"Tienes aproximadamente un mes."
Translation:You have approximately a month.
"You have ABOUT a month" should surely be accepted; to me it means exactly the same thing as "You have ROUGHLY a month." Both mean "approximately" in context.
This is obvious from context, I know… But could this also mean "You are approximately one month old"? :)
In that case, I can't wait to tell my future babies that when they turn one month old.
Does anyone else wish the multiple choice questions were a little more difficult at this stage? They are too obvious.
I'm going to be the hopeful optimist and assume this is the longest Spanish word.
"You approximately have one month" should also be correct right? It was marked wrong though.
Both of these are not technically correct in English. Neither sound very good, anyway. As a native speaker, both would leave me somewhat confused if I heard them in conversation.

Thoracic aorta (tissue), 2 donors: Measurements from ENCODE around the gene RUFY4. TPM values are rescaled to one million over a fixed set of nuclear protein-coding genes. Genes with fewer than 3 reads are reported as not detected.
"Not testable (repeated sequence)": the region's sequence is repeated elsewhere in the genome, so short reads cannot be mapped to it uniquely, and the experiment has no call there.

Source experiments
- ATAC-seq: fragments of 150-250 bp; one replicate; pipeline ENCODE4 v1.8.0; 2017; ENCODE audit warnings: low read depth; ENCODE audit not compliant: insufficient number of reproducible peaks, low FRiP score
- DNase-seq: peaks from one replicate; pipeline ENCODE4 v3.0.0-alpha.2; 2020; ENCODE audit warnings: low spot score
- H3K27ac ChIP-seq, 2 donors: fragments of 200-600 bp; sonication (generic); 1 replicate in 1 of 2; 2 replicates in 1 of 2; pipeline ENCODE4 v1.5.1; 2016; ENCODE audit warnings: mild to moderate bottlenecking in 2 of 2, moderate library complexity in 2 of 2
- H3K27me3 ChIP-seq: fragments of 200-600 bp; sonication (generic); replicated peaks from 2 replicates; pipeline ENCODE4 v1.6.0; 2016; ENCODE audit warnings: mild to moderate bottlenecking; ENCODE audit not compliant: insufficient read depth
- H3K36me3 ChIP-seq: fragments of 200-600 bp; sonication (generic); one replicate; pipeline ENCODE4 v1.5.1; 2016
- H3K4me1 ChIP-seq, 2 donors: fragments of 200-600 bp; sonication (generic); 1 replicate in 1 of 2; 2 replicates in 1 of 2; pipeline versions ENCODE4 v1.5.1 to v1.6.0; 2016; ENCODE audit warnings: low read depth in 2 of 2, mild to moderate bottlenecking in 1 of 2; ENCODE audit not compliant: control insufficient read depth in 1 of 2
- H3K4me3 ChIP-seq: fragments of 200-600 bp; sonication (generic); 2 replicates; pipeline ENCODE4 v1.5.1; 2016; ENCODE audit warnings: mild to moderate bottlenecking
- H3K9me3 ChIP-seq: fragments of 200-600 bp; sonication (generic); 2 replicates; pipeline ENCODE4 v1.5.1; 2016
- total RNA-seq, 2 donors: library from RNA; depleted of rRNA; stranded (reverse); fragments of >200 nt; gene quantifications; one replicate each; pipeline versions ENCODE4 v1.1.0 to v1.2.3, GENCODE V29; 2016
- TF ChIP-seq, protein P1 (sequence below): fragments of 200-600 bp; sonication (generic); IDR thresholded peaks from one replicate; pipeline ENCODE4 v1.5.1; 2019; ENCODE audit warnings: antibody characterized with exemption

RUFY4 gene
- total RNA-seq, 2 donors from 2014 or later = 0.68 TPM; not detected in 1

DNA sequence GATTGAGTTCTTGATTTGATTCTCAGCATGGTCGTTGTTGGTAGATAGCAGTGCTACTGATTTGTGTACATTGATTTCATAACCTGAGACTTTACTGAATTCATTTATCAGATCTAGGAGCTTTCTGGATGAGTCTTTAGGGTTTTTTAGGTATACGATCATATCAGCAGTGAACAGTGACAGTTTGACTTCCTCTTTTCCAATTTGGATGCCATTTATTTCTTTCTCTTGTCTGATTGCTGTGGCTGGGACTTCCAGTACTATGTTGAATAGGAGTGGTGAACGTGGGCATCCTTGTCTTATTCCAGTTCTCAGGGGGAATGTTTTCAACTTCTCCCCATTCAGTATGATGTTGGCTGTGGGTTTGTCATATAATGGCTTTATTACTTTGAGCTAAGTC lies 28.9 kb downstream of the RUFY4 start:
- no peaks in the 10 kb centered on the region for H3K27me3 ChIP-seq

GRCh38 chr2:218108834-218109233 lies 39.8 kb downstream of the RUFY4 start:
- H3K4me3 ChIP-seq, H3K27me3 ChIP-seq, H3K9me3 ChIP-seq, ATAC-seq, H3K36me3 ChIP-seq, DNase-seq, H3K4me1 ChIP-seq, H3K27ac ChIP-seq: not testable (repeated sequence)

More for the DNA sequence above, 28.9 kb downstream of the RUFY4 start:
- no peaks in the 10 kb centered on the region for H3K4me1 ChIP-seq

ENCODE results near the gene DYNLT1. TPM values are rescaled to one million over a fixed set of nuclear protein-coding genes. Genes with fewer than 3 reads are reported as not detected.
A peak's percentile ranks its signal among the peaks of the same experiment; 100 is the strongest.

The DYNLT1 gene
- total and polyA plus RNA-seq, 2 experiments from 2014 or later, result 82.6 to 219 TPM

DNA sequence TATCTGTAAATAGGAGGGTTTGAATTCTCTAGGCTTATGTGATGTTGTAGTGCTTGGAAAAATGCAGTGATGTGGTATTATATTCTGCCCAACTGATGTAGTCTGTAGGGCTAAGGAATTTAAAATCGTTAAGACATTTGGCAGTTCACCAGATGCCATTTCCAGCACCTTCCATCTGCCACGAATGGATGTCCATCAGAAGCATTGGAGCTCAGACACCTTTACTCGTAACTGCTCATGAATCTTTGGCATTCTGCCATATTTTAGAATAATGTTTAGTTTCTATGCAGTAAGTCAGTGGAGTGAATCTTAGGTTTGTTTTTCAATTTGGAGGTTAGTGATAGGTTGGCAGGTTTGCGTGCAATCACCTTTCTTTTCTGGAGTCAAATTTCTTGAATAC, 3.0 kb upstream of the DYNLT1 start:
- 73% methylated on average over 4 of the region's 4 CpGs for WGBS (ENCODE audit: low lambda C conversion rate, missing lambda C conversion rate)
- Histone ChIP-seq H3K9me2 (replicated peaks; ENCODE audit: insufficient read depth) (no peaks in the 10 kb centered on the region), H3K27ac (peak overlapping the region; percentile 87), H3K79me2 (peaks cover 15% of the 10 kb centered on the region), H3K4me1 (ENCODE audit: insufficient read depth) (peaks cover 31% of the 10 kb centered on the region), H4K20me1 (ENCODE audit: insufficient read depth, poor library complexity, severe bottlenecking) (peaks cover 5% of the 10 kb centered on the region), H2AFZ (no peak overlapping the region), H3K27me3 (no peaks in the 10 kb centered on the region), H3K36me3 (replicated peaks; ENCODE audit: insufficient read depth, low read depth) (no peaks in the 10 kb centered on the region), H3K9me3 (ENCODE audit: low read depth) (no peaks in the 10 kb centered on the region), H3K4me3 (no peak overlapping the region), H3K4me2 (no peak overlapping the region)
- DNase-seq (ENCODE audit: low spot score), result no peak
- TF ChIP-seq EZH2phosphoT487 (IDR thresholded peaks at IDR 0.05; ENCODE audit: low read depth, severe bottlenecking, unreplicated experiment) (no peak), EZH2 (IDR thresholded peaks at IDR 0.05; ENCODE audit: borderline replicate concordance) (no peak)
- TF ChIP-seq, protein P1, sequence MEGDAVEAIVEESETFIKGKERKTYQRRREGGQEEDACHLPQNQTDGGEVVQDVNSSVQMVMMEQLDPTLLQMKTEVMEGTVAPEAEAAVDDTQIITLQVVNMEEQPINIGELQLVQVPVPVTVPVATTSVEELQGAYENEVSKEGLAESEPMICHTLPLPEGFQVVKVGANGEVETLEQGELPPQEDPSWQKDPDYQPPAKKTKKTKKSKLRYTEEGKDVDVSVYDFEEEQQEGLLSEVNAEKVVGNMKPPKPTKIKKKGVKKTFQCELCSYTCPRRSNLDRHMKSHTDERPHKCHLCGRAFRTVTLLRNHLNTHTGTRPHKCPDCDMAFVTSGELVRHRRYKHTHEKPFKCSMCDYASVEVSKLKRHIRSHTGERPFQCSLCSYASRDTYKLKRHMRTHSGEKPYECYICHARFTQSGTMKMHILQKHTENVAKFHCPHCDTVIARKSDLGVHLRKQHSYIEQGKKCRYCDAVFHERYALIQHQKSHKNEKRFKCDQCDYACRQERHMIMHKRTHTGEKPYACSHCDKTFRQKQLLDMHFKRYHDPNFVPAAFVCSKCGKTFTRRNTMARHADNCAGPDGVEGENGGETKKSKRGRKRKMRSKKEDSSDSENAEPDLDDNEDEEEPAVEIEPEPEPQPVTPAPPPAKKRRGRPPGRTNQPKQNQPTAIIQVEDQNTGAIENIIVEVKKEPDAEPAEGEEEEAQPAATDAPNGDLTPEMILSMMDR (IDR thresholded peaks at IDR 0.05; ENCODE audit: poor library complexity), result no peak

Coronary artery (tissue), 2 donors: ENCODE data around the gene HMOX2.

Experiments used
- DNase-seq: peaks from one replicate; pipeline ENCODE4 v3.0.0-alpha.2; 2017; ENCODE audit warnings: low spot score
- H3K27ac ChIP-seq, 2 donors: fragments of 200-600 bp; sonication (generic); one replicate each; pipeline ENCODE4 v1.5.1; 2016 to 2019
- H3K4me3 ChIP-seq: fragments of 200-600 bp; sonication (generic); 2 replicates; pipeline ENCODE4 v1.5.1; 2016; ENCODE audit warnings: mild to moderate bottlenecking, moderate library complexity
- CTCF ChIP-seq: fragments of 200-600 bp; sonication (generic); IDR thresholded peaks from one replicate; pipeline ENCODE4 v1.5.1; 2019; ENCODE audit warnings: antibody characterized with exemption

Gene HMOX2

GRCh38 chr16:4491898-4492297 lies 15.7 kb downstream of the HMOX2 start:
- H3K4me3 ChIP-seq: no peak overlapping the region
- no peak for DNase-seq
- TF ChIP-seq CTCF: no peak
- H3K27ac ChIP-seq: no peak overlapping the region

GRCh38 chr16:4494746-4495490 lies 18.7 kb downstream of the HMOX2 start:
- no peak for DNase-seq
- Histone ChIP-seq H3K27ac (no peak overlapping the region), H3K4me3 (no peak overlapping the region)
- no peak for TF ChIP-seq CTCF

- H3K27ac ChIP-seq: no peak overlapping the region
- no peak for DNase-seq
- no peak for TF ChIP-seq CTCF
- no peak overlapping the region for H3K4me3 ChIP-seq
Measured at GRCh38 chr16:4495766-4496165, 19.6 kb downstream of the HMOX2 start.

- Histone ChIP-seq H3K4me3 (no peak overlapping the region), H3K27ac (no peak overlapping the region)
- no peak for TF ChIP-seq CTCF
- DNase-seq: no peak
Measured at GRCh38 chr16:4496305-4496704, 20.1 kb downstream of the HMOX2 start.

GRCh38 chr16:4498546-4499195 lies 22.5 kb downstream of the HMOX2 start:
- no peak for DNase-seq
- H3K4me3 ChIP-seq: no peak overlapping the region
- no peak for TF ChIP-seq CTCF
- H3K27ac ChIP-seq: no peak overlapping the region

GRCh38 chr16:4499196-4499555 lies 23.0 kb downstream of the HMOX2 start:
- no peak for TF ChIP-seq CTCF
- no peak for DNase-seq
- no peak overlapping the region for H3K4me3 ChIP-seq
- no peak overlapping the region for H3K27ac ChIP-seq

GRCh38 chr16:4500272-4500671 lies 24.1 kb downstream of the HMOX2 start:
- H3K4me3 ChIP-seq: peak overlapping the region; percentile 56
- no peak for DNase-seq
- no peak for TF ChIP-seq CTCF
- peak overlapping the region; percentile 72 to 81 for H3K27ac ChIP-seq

Make it tiene and could this statement not be confused with "you/he/she/it is approximately a month old."?
It´s like the old joke.... A man goes to the doctor and gets a checkup. When the doctor comes back in, he says, "You have ten to live." Man: "Ten what? Months? Years? WHAT!" "Nine..."
Now that is annoying. Approximately in English can quite happily mean about, yet if you enter that it's wrong!
why is it not "uno"? to say "you have a month", would you omit the article because months are countable? i know there are much more important things to learn...
A patient visits the doctor:
- how's the situation?
- you have three...
- ...three? but what - years, months!?
- two... one...
This word "aproximadamente" is a bit of a mouth full, it will take me a while to come to terms with it tbh